In yesterday’s New York Times, Ross Douthat argued that Romney’s victory in the GOP primary is inevitable, despite the periodic surges of candidates like Bachmann, Perry, and Cain.
And he blames both the establishment and the Tea Party for the lack of plausible alternatives:
What’s more, Republicans have only themselves to blame for his inevitability. Romney owes his current position to two failures: the Bush era’s serial disasters, which left the Republican establishment without a strong bench of viable national politicians, and the Tea Party’s mix of zeal and naïveté, which has elevated cranks and frauds and future television personalities to the party’s presidential stage.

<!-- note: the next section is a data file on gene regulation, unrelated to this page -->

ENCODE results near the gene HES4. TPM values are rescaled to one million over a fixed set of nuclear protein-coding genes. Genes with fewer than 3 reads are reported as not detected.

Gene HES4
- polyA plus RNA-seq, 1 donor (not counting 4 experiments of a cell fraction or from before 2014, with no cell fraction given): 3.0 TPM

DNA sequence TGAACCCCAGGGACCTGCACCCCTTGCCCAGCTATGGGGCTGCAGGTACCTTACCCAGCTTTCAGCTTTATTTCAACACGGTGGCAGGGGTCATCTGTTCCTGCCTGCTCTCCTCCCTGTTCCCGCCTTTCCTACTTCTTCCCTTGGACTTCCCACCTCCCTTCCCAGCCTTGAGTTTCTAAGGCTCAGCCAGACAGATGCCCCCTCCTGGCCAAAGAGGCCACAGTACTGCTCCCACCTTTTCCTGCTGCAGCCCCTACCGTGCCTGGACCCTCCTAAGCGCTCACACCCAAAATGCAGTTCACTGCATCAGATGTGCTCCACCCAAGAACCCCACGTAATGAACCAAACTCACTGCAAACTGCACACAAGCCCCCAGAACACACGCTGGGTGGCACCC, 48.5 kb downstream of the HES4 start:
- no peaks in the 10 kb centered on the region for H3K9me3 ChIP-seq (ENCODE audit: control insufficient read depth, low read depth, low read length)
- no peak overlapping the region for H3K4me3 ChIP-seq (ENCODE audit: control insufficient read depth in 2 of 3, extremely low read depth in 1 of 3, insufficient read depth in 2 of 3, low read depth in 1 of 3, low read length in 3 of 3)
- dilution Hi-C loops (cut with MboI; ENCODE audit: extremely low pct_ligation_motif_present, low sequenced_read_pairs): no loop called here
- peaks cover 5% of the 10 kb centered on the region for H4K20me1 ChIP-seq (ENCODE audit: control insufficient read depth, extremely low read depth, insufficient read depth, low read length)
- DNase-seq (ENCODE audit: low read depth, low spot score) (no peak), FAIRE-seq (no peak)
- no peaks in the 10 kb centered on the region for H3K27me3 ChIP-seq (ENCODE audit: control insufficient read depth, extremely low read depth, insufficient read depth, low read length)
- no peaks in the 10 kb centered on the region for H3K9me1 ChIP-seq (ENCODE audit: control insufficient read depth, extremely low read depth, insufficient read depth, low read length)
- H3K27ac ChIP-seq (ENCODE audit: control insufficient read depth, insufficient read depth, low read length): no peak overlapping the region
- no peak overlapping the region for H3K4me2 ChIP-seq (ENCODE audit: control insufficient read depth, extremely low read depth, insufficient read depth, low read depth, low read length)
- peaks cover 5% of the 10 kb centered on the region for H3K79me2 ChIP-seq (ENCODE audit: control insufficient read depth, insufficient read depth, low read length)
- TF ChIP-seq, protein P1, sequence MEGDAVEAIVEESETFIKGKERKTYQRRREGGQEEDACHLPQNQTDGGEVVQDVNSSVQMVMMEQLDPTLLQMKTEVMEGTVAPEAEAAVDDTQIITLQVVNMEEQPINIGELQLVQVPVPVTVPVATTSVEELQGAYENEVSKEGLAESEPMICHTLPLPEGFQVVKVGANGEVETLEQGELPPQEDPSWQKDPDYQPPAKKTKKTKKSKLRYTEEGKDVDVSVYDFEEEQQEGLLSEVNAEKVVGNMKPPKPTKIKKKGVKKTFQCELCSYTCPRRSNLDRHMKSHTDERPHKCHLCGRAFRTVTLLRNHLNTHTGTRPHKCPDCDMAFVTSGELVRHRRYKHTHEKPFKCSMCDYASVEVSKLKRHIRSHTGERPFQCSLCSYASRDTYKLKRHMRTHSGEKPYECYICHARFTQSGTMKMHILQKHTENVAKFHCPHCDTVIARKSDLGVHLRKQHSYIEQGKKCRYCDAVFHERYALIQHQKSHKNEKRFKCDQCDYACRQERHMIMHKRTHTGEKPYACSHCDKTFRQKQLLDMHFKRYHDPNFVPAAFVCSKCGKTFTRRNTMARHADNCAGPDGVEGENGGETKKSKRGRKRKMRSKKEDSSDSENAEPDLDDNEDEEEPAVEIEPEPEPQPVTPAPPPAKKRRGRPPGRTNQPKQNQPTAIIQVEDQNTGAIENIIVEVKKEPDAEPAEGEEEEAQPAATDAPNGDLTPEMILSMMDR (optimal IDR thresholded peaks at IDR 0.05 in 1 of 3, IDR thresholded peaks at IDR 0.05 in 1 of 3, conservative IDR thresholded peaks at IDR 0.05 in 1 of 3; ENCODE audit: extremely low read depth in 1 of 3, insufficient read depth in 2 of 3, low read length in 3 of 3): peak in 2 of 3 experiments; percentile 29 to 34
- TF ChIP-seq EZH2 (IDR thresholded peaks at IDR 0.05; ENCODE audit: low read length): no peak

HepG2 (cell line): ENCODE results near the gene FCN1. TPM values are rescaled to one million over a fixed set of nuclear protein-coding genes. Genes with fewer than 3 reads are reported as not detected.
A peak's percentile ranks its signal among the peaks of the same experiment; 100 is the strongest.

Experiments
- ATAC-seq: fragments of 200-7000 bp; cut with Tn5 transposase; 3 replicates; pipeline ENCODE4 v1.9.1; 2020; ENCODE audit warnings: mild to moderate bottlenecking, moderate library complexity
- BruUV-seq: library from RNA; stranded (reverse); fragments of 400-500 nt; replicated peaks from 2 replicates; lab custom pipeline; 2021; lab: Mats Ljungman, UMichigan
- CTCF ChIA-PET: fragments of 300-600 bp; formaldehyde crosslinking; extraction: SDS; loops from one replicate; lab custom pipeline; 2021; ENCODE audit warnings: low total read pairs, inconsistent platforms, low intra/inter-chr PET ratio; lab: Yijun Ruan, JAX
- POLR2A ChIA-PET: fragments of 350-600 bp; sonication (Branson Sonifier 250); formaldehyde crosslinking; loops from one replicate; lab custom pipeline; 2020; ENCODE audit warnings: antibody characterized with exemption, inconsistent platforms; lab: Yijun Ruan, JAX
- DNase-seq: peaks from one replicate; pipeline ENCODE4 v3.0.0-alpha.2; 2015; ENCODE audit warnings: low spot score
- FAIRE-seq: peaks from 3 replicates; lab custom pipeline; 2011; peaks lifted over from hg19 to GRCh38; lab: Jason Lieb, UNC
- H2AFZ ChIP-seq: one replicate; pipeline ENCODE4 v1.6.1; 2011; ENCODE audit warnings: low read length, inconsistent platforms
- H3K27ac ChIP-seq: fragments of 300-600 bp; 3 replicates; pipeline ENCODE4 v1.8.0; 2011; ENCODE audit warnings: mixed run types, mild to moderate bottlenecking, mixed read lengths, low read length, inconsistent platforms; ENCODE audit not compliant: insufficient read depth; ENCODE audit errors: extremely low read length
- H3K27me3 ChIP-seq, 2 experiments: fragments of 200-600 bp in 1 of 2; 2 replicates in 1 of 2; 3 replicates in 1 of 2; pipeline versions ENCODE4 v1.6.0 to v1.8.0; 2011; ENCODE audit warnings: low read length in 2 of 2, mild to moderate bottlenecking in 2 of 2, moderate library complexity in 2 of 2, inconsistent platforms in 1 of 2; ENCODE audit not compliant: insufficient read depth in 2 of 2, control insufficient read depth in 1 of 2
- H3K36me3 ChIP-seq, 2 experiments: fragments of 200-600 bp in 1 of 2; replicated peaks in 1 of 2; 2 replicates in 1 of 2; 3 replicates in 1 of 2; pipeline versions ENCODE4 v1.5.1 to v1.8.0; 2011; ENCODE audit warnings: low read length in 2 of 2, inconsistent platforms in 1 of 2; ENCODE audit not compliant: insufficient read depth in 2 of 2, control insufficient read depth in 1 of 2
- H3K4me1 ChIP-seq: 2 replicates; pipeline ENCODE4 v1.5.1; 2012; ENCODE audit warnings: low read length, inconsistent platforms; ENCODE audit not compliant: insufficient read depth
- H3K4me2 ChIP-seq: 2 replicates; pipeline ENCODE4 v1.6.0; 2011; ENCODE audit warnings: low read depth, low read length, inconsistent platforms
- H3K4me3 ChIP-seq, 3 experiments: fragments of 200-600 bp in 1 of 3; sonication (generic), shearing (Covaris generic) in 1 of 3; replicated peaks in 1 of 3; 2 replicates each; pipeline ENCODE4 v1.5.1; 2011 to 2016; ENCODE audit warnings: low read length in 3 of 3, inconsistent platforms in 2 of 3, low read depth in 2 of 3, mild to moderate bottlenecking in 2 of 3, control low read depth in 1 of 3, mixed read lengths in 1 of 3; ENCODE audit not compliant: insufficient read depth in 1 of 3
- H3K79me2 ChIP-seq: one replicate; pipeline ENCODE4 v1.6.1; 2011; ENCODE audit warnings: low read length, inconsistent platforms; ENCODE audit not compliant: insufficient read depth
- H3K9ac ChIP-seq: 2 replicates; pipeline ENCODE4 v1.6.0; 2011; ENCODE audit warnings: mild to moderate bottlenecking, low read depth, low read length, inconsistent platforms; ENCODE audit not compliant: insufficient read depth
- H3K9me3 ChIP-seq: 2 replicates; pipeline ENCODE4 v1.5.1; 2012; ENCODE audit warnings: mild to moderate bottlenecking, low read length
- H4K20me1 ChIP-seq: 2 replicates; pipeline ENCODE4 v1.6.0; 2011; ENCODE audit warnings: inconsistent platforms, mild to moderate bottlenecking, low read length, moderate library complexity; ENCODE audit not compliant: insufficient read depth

To date, neither the establishment nor the populists have come to terms with the failures of the last age of Republican dominance. And despite occasional flashes of creativity, neither has groped its way to a credible vision of what the next conservative era should look like.
What they have to offer instead is a largely opportunistic critique of a flailing liberal president. So it’s fitting that America’s most opportunistic politician is destined to be the standard-bearer for their cause.